Grease interceptor terminology and requirements have flip-flopped in the codes recently. Over the last eight years, there have been many efforts to change or fix terminology problems in the two model plumbing codes with respect to the industry standards for grease interceptors. A recent code change cycle saw several code changes proposals put forth with good technical justifications, but the sheer quantity sometimes seemed to overwhelm the plumbing code committees. A few changes went through, but it was clear more work was needed to standardize the language in the two model codes. The term for “grease trap” in one code meant something completely different in the other code.
For example, in the past in the Uniform Plumbing Code, the term “grease trap” referred to devices that removes grease and were smaller than 750 gallons. The UPC also referred to a “grease interceptor” as a device that removed grease and was 750 gallons or larger. So the UPC terminology changed based on the size of the device. The term “trap” is defined in the codes in relationship to trapping sewer gasses, not trapping grease waste. The proper terminology is “grease interceptor” and “interceptor” is the terminology used in the industry standards for these products. The devices have air vents between the chambers to allow air to move freely from the inlet to the outlet. Because of this airway, it should not be referred to as a trap.
Grease removal devices are hydro-mechanical or gravity-type grease interceptors with either a heater and grease pump or a heater and a skimmer wheel to remove the fats, oils and grease (FOG) that floats at the top of the interceptor and pump it or drain it by gravity to an adjacent container for easy removal.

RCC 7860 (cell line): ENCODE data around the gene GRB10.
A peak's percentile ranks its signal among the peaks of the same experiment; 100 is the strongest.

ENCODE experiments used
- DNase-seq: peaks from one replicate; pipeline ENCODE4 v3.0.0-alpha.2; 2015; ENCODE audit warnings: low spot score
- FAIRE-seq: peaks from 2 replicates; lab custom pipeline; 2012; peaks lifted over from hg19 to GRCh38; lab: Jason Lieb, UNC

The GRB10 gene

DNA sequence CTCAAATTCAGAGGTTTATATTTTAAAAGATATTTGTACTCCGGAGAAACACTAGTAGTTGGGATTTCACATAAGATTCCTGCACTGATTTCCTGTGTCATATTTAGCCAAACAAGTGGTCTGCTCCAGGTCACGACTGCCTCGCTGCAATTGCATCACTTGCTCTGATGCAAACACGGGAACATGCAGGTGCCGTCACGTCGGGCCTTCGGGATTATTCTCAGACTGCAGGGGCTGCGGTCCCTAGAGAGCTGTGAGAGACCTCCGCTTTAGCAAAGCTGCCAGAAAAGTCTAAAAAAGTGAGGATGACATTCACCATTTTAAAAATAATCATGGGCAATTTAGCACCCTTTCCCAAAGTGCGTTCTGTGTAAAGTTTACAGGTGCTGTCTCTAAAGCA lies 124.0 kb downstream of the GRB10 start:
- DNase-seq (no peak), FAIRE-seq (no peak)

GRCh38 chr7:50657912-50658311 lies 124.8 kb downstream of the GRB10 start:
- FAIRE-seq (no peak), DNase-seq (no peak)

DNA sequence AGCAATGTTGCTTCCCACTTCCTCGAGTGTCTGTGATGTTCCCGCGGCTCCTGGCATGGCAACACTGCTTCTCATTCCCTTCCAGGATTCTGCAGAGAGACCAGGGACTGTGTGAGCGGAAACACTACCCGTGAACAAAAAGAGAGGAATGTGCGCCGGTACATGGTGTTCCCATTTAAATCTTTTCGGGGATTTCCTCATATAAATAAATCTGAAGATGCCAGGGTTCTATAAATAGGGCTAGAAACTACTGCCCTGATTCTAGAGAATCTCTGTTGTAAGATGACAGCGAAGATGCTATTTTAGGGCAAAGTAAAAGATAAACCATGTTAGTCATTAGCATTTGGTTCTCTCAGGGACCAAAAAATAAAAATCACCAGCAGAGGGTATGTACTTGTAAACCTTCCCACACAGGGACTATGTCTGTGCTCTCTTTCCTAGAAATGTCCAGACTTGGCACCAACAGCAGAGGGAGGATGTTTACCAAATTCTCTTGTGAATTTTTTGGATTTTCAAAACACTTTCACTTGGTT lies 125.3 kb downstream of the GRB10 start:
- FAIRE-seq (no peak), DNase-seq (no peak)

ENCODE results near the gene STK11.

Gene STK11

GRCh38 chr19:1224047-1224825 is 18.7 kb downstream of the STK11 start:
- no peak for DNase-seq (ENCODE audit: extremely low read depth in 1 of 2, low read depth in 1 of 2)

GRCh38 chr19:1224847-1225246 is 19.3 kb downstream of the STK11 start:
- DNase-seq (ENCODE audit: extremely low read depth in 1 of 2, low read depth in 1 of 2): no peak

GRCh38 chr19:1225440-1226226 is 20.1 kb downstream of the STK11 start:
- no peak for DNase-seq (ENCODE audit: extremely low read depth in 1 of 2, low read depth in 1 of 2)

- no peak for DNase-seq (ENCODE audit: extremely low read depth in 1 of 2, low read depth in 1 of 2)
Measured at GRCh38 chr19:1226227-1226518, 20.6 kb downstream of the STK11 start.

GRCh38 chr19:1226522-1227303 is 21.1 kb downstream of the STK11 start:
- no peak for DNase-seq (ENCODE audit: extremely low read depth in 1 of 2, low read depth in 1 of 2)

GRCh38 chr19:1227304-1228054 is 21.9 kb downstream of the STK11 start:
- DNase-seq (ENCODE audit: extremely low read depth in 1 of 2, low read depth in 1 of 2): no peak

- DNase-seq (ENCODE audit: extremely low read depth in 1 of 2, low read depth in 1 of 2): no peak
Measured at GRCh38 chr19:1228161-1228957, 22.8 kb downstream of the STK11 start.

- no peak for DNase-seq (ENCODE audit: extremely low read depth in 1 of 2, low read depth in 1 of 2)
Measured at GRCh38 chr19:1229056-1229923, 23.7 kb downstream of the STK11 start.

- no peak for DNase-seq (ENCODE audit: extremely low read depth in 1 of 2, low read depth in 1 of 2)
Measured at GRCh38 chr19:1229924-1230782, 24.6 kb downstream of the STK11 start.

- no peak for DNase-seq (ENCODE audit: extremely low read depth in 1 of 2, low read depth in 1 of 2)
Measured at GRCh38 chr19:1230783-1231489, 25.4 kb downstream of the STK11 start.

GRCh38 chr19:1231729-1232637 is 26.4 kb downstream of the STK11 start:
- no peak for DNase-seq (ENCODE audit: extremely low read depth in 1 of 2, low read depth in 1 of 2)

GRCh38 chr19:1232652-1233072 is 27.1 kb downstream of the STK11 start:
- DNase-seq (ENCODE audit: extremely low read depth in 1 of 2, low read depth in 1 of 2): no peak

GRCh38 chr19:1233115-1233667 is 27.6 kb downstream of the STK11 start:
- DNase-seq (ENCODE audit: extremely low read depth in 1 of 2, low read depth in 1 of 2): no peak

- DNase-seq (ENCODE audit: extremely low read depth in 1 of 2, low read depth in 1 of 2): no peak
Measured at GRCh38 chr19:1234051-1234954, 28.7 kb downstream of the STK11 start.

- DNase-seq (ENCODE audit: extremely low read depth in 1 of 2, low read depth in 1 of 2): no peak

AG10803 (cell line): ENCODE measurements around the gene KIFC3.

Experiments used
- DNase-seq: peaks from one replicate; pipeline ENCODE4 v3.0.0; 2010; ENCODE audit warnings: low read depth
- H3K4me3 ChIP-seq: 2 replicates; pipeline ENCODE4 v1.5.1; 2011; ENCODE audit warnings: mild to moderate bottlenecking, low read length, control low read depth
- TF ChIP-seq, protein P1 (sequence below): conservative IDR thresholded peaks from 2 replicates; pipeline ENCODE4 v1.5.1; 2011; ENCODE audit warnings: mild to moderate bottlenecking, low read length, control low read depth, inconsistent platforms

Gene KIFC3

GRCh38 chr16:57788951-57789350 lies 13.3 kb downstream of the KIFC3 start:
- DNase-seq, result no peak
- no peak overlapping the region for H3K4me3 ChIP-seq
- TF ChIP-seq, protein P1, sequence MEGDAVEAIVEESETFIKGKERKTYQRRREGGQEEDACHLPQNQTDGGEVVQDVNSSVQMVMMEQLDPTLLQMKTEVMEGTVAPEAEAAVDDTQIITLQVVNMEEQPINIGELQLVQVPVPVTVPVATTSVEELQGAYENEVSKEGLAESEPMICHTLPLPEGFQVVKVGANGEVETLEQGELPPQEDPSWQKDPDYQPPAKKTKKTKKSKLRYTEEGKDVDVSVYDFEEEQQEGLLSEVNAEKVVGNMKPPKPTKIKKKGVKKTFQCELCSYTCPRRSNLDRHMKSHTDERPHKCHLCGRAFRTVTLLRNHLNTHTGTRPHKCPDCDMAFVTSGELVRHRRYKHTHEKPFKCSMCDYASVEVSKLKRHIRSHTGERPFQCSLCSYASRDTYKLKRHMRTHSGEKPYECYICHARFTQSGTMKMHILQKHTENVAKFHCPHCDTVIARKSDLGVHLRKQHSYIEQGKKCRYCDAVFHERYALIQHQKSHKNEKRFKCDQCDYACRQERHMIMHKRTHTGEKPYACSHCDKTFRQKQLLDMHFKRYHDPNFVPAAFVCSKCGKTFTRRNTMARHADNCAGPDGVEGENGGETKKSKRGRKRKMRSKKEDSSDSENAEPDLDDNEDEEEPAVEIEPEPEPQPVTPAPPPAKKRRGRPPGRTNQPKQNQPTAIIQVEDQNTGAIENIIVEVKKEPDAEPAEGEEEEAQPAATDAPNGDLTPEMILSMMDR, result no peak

The American Society of Mechanical Engineers (ASME) standard for grease interceptors, ASME A112.14.3, addresses hydro-mechanical grease interceptors, and the ASME A112.14.6 standard addresses grease removal devices.
Many proposals have dealt with the terminology updates that started the grease interceptor debate. Everyone wanted to change the code to require something unique to their area or to the products they sold. Concrete tank manufacturers supported a code change proposal allowing only large outside grease interceptors. The reason given was that grease interceptors were smelly and objectionable when opened in the kitchen area. Smaller grease interceptor manufacturers supported a code change that allowed only inside grease interceptors. Their reasoning was that grease coagulates in long runs of piping leading to outside grease interceptors and that food decays in large interceptors, causing odors and concrete spalling. Still another code change proposal was that the minimum size of any grease interceptor be at least 1,500 gallons. During the code change discussions on the 1,500-gallon minimum, someone testified that the minimum size should be 2,500 gallons because that was the requirement in their area of the U.S.
The ensuing debate stirred a lot of emotions, including asking that, if the minimum size were 2,500 gallons and the interceptor was located outside, what would happen to Mom and Pop sandwich shops or delis in an urban area or downtown location with only a three-compartment sink and practically no grease waste discharge.